So, having thought around the subject of digital technology and workforce development for some time, and having undertaken various pieces of work with varying success rates, I have come to the conclusion that we need to think about digital technology differently. We need to break it down into its component parts and start to think of digital technology as a tool-kit.
We know, for example, that as public organisations, one of the areas of work we are often engaged with is marketing and audience development. To have a dialogue with our audiences, we often reach out for a range of ‘paper-based’ tools, such as visitor books and exit surveys. But, we can also reach into our digital toolkit and pull out, for example, our social media and website tools to facilitate a dialogue – and we can use website analysis tools to better understand our online audience. When considering our best approaches to collections management, we need to take out our CMS tools, such as, for example, MODES or EHive. At this point, we can start thinking about how our collections tools can be related to our audience development tools – can we put some of our collections on line – and then tweet about them? To make this happen, do we need to delve into our digital toolkit and take out our digital camera and start making digital images of some of our collections?
Now, I am sure my analyses and suggestions are over simplified, but I do think it is important to get to a place with digital technology where it is does not become overwhelming, but instead becomes part the toolkit we have to deliver the best museums we can. And rather than starting with what should we do with ‘digital technology’, we should head back to our organisational forward plans and see how we can use various digital tools to deliver our goals.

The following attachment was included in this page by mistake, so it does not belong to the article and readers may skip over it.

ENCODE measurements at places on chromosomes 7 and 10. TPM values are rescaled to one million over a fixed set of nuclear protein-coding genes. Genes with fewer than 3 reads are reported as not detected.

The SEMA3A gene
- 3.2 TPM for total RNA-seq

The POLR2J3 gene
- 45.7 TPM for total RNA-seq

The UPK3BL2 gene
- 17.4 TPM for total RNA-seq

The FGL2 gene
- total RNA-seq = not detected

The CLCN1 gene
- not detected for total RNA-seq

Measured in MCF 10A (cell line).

So, reflecting the ‘let’s unpack the toolkit’ approach to understanding digital technology, SHARE Museums East will be providing support in this area of work in a number of ways. There will be social media training opportunities, and opportunities to undertake ‘point and shoot’ collections photography training. We also have an offer from one museum in the East of England to provide a session exploring digital storage. We will be producing a short report on digital strategies, and will aim to provide signposts to other digital resources. We will also be experimenting ourselves, and might have a go at producing a Wiki, and we will feedback our experience! Finally, from here on in, we will be keeping a regularly updated blog – which in the first instance will roll out the diary of our ‘virgin tweeter’. So please do follow, and if you would like to share your experiences in any areas of using digital technology, please do offer to guest blog for us. And, go and have at look at our Digital Ideas Bank, and keep an eye out for digital training opportunities on the next SHARE Museums East training calendar.